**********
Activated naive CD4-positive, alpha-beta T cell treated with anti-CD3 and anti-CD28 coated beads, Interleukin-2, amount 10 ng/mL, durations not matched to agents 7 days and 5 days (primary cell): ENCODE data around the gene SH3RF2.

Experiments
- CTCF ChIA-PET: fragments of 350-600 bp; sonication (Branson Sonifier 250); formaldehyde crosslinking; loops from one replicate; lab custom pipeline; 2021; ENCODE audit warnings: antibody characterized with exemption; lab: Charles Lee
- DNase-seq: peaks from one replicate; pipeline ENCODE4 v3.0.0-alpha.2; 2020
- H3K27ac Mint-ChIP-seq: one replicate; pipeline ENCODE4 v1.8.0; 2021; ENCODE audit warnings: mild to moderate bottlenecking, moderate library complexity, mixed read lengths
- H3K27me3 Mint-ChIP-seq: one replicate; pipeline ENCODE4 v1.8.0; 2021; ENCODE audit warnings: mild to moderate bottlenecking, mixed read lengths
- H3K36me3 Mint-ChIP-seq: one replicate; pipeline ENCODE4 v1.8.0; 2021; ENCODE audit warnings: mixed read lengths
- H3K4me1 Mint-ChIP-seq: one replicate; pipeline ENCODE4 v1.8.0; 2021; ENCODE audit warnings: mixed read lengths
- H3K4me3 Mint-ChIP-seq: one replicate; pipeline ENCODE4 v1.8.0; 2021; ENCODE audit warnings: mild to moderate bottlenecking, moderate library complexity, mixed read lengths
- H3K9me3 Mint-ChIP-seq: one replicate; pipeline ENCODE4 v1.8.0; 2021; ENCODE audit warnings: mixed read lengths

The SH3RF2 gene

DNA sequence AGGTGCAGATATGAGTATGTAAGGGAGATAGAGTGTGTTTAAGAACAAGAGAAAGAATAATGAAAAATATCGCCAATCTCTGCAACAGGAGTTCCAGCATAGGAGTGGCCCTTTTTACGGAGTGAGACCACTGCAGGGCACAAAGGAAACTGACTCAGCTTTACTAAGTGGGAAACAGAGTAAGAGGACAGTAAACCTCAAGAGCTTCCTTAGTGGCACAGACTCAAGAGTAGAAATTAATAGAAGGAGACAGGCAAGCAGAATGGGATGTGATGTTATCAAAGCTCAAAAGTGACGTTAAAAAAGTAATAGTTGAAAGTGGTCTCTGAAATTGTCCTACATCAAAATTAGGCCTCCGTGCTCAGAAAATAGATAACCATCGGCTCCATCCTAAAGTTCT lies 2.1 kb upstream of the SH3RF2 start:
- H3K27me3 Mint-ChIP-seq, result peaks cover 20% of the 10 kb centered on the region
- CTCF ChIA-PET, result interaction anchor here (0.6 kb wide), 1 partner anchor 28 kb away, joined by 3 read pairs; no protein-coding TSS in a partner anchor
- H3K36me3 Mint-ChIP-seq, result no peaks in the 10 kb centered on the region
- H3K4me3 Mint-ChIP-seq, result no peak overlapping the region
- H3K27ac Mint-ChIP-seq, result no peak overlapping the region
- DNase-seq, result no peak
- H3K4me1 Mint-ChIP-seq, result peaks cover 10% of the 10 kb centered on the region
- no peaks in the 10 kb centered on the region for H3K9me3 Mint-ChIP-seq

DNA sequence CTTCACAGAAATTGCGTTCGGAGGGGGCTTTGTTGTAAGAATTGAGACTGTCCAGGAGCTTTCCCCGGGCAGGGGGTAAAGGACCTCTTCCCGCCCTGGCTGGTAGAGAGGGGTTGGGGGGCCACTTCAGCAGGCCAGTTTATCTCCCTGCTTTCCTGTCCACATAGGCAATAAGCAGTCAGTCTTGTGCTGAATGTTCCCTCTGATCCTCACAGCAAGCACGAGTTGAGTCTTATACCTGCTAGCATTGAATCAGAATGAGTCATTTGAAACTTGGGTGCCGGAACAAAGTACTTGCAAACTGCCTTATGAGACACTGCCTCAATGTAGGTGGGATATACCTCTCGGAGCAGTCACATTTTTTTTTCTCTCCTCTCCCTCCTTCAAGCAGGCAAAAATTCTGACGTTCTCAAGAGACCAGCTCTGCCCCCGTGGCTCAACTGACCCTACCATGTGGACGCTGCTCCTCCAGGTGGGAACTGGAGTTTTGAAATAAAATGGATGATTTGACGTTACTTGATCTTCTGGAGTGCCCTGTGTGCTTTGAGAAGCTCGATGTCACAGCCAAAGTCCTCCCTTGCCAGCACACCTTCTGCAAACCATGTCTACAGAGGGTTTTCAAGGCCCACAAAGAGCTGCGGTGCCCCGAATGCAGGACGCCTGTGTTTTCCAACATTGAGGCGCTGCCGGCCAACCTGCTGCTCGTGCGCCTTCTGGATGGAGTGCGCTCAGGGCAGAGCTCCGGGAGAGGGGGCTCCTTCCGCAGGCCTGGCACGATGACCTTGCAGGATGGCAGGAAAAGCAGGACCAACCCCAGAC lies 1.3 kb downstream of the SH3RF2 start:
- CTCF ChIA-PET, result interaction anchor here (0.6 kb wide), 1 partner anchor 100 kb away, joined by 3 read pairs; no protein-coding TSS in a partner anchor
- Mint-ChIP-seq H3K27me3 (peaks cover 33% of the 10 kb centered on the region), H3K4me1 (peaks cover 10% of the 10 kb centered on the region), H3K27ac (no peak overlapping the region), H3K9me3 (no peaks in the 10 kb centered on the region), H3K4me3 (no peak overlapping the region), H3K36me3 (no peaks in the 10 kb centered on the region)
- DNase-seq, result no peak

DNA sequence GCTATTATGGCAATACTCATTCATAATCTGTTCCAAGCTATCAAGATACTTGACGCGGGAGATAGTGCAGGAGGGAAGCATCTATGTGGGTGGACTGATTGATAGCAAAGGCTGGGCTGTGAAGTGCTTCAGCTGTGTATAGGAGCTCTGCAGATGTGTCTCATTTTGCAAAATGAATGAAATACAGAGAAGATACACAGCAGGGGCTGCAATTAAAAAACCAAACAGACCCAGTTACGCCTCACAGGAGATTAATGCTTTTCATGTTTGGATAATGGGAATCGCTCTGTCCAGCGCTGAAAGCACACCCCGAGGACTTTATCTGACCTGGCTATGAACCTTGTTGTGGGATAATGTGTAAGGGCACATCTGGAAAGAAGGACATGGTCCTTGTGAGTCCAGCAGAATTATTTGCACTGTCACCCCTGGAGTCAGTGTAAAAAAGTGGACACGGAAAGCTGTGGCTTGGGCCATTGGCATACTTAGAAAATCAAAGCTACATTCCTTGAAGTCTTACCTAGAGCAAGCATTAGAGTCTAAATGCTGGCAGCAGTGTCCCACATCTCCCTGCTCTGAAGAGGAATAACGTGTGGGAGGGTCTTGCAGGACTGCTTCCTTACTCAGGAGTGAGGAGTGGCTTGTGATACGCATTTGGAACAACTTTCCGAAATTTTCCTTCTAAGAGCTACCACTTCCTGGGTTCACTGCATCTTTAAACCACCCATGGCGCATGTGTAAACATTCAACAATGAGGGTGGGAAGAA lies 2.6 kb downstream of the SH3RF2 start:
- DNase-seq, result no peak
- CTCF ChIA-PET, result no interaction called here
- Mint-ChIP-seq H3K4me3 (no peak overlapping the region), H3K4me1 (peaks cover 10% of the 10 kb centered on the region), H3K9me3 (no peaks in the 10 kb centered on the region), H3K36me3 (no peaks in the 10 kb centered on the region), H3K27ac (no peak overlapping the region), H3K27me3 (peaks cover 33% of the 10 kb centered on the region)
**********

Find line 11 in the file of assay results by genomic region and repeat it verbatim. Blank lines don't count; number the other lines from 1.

The SH3RF2 gene